NAIROBI, Kenya (AP) — A slow ballot count in Kenya's presidential vote raised questions Tuesday about the election process, but it was a decision involving hundreds of thousands of rejected ballots that made it appear likely the election will be decided in a runoff.
Nearly 330,000 ballots — the number keeps rising — have been rejected for not following election rules, raising criticism of voter education efforts.
The election commission chairman announced late Tuesday that those spoiled ballots, as they are called here, will count in the overall vote total. That makes it very difficult, given the tight race, for either top candidate to reach the 50 percent mark needed to win outright. A runoff election between the top two candidates is expected.
Kenya's 2010 constitution — passed after 2007-08 election violence killed more than 1,000 people — says a candidate wins the presidency if he or she has "more than half of all votes cast in the election." That clause made the decision on the definition of "cast" key.
Partial returns Tuesday showed an early lead for Deputy Prime Minister Uhuru Kenyatta, the son of Kenya's founding president and who faces charges at the International Criminal Court. That prompted the camp of candidate Prime Minster Raila Odinga to hold a news conference to tell supporters that more of their strongholds have yet to be counted from Monday's largely peaceful vote.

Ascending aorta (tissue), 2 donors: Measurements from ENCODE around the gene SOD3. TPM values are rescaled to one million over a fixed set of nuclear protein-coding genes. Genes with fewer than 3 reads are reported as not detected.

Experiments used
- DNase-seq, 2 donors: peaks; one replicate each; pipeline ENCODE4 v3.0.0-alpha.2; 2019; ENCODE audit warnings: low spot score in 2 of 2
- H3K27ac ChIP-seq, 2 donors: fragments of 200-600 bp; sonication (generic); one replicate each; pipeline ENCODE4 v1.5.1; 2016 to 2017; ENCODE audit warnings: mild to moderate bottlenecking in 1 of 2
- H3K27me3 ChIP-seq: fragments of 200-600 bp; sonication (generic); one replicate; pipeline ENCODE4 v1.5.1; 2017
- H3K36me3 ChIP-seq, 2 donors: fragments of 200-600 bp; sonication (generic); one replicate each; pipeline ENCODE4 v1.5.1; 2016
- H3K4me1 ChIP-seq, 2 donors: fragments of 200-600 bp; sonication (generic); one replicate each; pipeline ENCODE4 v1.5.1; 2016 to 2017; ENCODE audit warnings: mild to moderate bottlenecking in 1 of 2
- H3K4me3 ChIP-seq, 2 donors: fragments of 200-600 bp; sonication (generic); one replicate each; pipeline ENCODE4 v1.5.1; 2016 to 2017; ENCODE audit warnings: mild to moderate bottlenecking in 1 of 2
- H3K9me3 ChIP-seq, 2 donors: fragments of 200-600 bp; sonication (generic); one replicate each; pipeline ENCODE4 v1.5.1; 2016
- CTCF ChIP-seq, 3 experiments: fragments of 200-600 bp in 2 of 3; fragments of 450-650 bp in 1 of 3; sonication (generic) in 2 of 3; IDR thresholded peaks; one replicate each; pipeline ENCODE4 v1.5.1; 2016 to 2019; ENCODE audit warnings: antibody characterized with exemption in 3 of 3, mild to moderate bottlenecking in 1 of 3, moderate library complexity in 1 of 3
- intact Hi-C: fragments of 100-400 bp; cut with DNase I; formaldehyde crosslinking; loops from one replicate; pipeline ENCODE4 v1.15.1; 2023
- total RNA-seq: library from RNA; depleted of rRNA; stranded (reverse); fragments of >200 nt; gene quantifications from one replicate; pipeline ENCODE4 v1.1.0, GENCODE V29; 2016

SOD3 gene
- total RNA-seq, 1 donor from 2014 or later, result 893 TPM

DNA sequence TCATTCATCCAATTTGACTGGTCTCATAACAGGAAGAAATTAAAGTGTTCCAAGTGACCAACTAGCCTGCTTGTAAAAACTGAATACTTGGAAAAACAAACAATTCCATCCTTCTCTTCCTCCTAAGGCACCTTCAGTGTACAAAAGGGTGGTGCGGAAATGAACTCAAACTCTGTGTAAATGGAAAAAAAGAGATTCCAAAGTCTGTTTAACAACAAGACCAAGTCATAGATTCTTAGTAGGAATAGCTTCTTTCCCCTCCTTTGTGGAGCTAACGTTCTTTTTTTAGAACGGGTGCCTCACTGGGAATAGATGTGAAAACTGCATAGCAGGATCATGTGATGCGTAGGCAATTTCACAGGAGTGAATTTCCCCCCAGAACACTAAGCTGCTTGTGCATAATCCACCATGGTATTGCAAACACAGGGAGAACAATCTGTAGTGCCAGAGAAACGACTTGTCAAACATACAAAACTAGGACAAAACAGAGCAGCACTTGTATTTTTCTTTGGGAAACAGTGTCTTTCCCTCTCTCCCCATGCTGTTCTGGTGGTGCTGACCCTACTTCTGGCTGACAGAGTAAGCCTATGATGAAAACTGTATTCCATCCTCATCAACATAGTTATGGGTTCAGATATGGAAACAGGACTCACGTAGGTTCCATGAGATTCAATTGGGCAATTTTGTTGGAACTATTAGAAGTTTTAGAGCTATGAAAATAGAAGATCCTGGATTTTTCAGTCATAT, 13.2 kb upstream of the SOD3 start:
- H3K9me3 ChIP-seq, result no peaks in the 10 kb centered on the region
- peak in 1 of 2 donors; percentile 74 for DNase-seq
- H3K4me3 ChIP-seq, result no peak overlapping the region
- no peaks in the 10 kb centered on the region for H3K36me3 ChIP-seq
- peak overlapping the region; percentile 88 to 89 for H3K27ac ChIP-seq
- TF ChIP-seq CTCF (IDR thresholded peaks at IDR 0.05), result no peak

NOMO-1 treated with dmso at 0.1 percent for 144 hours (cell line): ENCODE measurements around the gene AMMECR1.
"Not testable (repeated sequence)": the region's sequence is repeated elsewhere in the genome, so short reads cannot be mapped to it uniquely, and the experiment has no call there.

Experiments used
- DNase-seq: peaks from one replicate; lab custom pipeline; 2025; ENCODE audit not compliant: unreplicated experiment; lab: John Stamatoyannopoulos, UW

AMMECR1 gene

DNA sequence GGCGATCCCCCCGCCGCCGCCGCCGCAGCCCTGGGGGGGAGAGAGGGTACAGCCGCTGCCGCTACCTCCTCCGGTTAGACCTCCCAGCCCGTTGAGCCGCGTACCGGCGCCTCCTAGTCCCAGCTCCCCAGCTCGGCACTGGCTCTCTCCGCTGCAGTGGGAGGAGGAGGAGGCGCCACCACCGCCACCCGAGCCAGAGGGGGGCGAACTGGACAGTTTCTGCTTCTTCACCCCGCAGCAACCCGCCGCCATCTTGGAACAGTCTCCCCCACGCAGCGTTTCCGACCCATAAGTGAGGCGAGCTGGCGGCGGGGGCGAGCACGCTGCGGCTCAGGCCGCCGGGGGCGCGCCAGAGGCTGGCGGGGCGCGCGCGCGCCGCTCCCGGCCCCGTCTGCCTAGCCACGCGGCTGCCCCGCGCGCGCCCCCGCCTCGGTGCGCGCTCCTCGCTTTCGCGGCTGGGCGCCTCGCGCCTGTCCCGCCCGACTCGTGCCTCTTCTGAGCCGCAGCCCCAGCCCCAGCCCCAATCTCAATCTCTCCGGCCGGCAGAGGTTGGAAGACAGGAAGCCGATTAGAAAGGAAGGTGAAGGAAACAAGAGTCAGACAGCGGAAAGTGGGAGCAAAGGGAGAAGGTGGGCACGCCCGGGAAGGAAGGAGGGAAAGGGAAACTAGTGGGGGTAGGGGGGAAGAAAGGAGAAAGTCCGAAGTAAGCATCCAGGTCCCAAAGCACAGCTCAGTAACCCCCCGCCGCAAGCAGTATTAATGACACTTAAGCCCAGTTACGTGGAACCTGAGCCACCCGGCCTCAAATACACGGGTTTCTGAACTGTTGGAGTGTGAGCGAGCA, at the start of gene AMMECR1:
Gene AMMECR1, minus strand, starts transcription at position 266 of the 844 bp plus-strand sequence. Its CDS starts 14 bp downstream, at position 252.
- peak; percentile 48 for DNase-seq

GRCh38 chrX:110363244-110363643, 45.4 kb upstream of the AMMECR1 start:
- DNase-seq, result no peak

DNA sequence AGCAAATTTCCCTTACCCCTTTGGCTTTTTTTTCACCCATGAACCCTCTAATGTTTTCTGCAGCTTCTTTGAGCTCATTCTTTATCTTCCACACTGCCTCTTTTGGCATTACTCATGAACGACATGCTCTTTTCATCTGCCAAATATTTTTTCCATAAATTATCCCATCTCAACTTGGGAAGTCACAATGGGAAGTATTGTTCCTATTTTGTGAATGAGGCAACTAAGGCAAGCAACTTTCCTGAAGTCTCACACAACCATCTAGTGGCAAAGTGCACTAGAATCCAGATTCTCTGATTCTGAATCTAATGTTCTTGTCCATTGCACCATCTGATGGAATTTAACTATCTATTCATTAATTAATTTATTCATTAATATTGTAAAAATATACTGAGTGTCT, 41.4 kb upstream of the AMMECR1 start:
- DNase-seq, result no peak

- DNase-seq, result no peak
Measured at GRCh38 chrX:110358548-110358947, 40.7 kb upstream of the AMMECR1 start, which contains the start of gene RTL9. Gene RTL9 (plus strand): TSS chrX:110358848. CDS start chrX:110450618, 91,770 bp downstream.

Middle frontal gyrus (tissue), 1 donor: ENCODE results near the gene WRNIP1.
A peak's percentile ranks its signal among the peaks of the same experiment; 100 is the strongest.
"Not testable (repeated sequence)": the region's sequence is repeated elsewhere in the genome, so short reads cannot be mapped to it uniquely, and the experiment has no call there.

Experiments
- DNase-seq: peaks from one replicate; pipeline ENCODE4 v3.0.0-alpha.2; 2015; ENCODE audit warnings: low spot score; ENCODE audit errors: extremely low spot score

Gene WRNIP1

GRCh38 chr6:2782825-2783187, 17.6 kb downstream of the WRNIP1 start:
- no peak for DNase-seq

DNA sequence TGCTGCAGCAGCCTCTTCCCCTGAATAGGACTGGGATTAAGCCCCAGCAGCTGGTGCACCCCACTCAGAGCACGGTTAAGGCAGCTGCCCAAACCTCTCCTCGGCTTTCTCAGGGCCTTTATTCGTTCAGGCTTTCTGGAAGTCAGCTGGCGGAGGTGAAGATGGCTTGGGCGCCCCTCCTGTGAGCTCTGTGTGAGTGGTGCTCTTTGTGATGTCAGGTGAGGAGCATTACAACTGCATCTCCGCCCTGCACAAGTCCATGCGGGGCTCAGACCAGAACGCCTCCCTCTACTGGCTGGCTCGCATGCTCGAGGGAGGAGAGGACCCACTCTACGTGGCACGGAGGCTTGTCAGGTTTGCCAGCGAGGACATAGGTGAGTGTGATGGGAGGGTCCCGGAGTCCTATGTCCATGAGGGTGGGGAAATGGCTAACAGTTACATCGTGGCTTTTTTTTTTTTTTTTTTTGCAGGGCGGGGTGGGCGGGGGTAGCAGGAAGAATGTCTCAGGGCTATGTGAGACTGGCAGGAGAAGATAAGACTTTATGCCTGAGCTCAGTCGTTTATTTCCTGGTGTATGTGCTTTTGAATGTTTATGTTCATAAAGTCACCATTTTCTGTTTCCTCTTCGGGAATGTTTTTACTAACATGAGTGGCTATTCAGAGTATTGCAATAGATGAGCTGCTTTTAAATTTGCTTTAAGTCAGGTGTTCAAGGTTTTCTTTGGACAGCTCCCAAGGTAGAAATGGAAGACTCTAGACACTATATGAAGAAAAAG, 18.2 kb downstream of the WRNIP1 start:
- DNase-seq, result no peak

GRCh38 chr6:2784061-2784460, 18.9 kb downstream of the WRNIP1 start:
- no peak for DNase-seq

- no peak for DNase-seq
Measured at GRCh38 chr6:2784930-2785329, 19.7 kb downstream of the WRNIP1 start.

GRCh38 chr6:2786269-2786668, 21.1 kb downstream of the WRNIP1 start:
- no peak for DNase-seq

Returns for most of the day showed Kenyatta with 53 percent and Odinga with 42 percent. But Kenyatta's percentage would drop to just over 50 percent when rejected votes are counted in the total. The commission said percentages would be officially updated Wednesday.
More than half of the votes cast have yet to be counted, and observers said Odinga was likely to make gains.
"If Odinga's performance improves, as seems likely, and with this decision on the rejected votes, then it's inevitable there will be a runoff," said Nic Cheeseman, a lecturer in African politics at Oxford University who is an official observer of the election.
William Ruto, Kenyatta's running mate, blamed "foreign missions" for swaying the electoral commission on its ballot decision. The decision "is meant to deny us a first-round win," Ruto was quoted as saying by The Standard newspaper.
Kenya is the lynchpin of East Africa's economy and plays a vital security role in the fight against Somali militants. The U.S. Embassy in Kenya is the largest in Africa, indicating this country's importance to U.S. foreign policy.
The chairman of the election commission, Isaak Hassan, met with political parties Tuesday to talk about the rejected ballot issue, said Tabitha Mutemi, a spokeswoman for the commission.
Hassan acknowledged what he called "growing concern" over the slow pace of election results. He said the delays are due to high voter turnout, a large number of contested seats and long travel times for polling officers.
Candidates' percentages, he said, will be calculated "based on total votes cast." Of the rejected ballots, he said: "Of course they will have an impact in the overall result."
Hassan noted the law gives his commission seven days to perform its work, and he asked for patience "from the public, the political parties as well as the candidates."
Kenya's Vice President Kalonzo Musyoka, who is also Odinga's running mate, held an afternoon news conference — the first by any of the major candidates — to calm Odinga supporters who were forced to look at TV news reports of Kenyatta's lead all day.